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Older terracotta figurines found
Latest Updated by 2006-08-16 13:54:09
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The rough-hewn, 10-centimeter tall statues might be the oldest terracotta figurines produced by the Qin State at the beginning of the Warring States Period (475 BC-221 BC). (Photo: CRIENGLISH.com)

Chinese archaeologists have discovered two terracotta figurines dating back to about 2,500 years ago, older than the famous terracotta warriors buried with first Chinese emperor Qinshihuang.

The rough-hewn, 10-centimeter tall statues might be the oldest terracotta figurines produced by the Qin State at the beginning of the Warring States Period (475 BC-221 BC), said some experts.

The two figurines were found at the ruins of Yongcheng, an ancient Qin State capital, in northwest Shaanxi Province, according to local media reports.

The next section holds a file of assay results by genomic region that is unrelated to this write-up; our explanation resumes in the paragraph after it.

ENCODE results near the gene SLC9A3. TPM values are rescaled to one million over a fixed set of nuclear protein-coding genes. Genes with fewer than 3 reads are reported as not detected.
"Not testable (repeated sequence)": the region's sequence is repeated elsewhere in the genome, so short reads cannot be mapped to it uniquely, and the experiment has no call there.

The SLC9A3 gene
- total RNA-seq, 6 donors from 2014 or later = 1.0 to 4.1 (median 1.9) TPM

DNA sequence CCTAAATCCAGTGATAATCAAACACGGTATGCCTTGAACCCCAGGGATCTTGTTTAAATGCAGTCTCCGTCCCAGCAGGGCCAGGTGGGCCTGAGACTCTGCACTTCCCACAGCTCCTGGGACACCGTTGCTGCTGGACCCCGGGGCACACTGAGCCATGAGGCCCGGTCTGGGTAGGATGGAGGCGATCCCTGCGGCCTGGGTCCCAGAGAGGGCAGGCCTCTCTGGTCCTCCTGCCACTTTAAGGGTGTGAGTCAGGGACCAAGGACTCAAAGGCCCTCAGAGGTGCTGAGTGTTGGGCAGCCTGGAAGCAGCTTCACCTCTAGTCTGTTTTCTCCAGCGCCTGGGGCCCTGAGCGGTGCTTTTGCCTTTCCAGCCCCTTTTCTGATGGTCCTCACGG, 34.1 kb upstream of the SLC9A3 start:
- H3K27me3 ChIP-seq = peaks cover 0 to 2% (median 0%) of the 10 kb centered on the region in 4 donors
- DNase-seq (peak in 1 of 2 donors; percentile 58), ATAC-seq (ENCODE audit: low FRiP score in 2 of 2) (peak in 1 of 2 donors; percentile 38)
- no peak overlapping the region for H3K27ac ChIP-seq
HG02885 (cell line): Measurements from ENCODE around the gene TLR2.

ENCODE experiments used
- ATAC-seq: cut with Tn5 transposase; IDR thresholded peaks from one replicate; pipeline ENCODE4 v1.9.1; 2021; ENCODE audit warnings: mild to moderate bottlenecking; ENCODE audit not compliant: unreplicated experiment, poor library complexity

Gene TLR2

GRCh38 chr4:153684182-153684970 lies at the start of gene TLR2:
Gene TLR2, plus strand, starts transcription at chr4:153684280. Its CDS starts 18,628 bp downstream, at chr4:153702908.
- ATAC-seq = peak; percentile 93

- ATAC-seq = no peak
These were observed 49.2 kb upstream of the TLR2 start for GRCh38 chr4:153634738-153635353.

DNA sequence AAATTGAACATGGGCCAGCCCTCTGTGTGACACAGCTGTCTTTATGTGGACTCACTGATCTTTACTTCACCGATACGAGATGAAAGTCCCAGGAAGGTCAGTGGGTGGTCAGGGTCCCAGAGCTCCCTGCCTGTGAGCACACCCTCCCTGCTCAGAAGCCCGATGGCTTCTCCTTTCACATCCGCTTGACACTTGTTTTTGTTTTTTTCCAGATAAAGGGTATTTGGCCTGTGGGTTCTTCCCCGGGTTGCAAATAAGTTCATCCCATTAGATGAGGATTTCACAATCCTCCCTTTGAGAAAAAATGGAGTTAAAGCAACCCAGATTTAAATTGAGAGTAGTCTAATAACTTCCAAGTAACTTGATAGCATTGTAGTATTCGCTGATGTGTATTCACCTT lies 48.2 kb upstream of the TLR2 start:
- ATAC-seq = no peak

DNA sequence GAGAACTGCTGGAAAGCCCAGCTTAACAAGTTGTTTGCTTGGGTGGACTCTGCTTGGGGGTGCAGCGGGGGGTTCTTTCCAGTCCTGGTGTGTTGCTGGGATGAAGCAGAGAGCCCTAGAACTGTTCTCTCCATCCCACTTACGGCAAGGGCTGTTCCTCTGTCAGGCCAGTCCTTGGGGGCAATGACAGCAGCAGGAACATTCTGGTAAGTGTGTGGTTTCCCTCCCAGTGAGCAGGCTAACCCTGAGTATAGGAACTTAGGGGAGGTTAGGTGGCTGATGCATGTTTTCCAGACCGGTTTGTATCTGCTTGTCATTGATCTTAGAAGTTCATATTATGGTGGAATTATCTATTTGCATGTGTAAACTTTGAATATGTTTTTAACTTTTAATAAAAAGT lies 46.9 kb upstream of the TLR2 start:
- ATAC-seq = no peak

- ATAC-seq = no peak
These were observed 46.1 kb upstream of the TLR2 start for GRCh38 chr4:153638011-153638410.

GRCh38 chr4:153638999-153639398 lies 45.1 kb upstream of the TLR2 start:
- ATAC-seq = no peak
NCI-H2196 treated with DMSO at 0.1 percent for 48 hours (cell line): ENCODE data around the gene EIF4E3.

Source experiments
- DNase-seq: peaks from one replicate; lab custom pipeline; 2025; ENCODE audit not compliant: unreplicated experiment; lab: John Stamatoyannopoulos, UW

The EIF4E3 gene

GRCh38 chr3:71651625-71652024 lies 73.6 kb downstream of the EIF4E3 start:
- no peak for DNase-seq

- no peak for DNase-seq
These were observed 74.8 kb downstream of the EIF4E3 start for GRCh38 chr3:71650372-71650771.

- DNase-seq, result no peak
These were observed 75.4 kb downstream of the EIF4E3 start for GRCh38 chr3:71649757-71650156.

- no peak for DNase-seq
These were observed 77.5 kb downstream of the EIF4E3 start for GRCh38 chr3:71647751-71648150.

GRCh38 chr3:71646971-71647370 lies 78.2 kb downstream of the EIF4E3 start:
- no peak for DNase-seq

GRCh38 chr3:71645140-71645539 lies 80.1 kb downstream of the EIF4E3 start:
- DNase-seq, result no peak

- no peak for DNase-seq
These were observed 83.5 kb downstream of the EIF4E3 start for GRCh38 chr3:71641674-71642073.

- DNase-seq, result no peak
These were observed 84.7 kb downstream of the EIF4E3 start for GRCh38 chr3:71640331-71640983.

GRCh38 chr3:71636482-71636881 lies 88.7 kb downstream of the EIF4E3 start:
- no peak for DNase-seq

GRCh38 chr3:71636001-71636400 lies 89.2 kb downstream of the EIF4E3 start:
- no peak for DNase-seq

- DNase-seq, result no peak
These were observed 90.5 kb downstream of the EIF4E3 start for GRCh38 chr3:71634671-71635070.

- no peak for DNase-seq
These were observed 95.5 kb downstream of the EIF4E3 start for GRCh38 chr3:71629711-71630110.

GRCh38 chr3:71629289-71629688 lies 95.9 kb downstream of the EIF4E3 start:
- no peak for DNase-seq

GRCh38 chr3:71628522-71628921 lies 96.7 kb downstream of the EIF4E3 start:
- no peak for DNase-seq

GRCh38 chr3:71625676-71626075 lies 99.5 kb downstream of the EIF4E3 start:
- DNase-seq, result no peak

Qin State unified China in 221 BC. Qinshihuang, the first emperor of a unified China, built the first Great Wall and ordered up a giant mausoleum for himself outside today's Xi'an, capital of Shaanxi Province, guarded by an estimated 8,000 life-size pottery warriors and horses.

The newly found small terracotta figurines might have been used to decorate houses, said an archaeologist.

The figurines were unearthed at the relics site of an ancient ceramics workshop. More than 2,000 pieces of roof tile were also found.

This is the first time such a large number of Qin State roof tiles have been discovered, said Tian Yaqi, a researcher with the Institute of Archaeology of Shaanxi Province.

Roof tiles were used on ancient buildings in China, usually engraved with characters and patterns. Fifteen different types of animal pattern - including tigers, phoenixes, toads and deer - have been found on the tiles.

The relics site, which was accidentally discovered by local farmers, has drawn considerable interest from cultural heritage departments.

Editor: Wing

By: Source: China View website
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